Andy Scott (seen here in the middle), a Welsh musician, songwriter and lead guitarist with glam rock band, The Sweet, chats with Kevin Cooper about working with Sari Schorr, his prostate cancer diagnosis, buying himself a Silver Cloud Rolls Royce for Christmas and their forthcoming Full Circle 2023 Tour of the UK.

Andy Scott is a Welsh musician and songwriter, best known for being the lead guitarist and backing vocalist in the band Sweet. Following bassist Steve Priest’s death in June 2020, Scott is the last surviving member of the band’s classic line up.

Scott started out playing bass guitar and his first gig was at St Peters Hall in Wrexham with The Rasjaks in November 1963. He then progressed to guitar and played with other bands including The Saints, The Forewinds and The Missing Links. In 1966 he joined The Silverstone Set who won the TV show Opportunity Knocks five weeks running. They also supported Jimi Hendrix in Manchester in January 1967.

In 1970 Scott replaced Mick Stewart in The Sweet after an audition in front of Brian Connolly, Steve Priest and Mick Tucker.

He has also pursued a solo career having released Lady Starlight in 1975. He released his second solo single, Gotta See Jane, in 1983 under the name Ladders. In 1984 he released two more solo singles, Let Her Dance and Invisible.

With The Sweet he has released fifty one singles, fourteen studio albums, eleven live albums, and twenty four compilation albums.

Whilst busy rehearsing for his forthcoming tour of the UK, he took some time out to have a chat with Kevin Cooper and this is what he had to say.

Good afternoon Andy how are you?

I’m very well thank you Kevin, how are you?

I have to say that at this moment in time all is good thank you and before we move on let me thank you for taking the time to speak to me today.

That’s okay, as always, it’s my pleasure.

And just how is life treating you at this moment in time?

Life is treating me not too bad at this moment in time. I’ve got a couple of small things currently going on with my health, but nothing that will stop me doing things. It’s just that as we get older together with the little side alleys that prostate cancer can send you down, it’s like a car, I need a bit of an MOT once in a while. Its fourteen years now since I was diagnosed and I think that I am now being used as a milestone with the oncologist, who I have to say is absolutely fantastic.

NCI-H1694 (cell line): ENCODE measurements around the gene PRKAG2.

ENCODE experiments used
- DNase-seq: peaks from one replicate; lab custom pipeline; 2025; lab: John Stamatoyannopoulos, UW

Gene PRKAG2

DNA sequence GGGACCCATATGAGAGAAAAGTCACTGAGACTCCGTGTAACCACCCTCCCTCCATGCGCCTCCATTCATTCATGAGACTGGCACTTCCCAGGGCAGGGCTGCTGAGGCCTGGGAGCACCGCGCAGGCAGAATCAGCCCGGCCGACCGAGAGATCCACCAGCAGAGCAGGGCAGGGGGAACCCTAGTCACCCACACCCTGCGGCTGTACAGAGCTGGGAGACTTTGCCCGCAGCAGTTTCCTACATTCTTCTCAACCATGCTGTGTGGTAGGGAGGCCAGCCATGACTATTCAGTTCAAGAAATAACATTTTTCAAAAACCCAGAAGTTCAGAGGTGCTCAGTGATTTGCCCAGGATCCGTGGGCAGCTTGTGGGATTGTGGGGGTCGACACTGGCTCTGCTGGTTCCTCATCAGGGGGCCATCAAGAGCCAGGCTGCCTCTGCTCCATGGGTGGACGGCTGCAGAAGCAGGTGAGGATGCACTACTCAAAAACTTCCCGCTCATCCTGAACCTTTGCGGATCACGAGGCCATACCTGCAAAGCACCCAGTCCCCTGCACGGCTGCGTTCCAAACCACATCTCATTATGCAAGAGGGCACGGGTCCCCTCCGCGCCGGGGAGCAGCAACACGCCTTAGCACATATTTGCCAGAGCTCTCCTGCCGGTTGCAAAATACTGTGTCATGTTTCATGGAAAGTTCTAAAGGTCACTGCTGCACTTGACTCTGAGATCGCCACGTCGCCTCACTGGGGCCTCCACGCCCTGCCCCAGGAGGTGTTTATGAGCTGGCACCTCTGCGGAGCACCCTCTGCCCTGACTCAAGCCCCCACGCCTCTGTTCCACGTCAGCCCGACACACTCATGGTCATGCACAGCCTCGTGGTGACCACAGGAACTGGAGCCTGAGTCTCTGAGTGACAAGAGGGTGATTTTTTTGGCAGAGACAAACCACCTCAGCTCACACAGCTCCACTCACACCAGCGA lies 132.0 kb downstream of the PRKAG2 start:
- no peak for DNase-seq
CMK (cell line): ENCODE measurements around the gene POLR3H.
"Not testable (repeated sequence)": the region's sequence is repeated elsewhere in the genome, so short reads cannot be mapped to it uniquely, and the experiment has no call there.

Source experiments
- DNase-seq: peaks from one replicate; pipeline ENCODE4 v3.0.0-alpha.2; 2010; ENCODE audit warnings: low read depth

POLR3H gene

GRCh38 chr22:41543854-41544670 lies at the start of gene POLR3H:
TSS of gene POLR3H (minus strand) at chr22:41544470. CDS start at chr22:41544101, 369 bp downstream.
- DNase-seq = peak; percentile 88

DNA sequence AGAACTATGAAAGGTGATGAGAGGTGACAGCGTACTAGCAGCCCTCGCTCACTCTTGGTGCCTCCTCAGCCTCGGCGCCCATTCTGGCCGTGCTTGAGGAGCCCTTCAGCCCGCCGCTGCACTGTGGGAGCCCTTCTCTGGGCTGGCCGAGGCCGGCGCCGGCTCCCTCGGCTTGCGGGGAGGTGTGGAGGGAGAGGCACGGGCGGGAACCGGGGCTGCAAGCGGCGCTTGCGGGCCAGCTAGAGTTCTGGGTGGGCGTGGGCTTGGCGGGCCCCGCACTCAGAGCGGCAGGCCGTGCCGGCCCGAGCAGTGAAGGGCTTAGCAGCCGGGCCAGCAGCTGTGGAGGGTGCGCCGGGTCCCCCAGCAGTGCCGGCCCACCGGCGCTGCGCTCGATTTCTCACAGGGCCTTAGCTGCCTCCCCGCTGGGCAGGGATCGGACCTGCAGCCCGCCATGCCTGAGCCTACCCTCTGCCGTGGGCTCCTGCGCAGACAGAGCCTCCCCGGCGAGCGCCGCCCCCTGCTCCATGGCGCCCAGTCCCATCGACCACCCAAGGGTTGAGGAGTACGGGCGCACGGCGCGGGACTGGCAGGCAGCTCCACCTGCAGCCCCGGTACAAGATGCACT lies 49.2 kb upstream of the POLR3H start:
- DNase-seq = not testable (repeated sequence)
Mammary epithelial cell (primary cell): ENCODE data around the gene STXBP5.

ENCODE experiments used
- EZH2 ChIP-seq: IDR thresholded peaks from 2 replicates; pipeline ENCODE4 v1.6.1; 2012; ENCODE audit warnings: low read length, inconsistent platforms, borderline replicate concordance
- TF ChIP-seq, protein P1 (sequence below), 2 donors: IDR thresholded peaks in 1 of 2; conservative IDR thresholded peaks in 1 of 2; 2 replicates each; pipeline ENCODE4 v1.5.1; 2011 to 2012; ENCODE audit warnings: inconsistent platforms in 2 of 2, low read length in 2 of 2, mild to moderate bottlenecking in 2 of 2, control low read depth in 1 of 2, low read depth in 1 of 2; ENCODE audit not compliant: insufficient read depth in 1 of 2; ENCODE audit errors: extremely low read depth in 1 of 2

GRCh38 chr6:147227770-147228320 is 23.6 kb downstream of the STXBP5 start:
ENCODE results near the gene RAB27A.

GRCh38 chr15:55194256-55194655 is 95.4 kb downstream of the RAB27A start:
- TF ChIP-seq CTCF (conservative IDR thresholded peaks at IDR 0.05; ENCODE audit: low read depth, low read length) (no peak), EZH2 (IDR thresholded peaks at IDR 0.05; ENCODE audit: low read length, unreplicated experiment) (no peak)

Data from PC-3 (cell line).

We have done a hell of a lot of fundraising for the Bristol Oncology Centre for which I am immensely proud. Unless you are falling down, and you can’t do anything for yourself then you simply get on with it. At least we are both here (laughter). Suzi Quatro’s husband once said to me that “it is far better to be over the ground than under the ground” (laughter).

I have to tell you that you and I last spoke back in 2021 when the whole country was in lockdown.

Really, wow that’s a while ago now.

We have moved on a wee bit since then.

Yes, we have, a little bit. I’m not sure whether things, especially with what the hell is going on in the world, it is going to be a bloody long time or maybe never that things will ever get back to what we had pre-Brexit for example. Being a musician who travels abroad it is most definitely the worst thing that has ever happened. The weird thing for me was how anybody could push ahead with a vote that close, when all other votes involving the government have to be at least two thirds; it is just madness.

People talk about us rejoining the EU but it is simply too late. We are finally realising that we have totally undone relationships with certain countries; you simply do not walk away. Anyone who thought that we were going to save money is absolutely raving mad. Politicians are out and out liars and you have got to realise that. They are able to be liars and break the law without, it seems, having anything thrown at them which is simply unfair.

But they will claim that they weren’t telling lies but that it was merely an oversight (laughter).

(Laughter) or misspoken.

Moving swiftly on, let’s talk about something decent. Just before we last spoke Isolation Boulevard had just been released. Were you happy with the reaction to the album?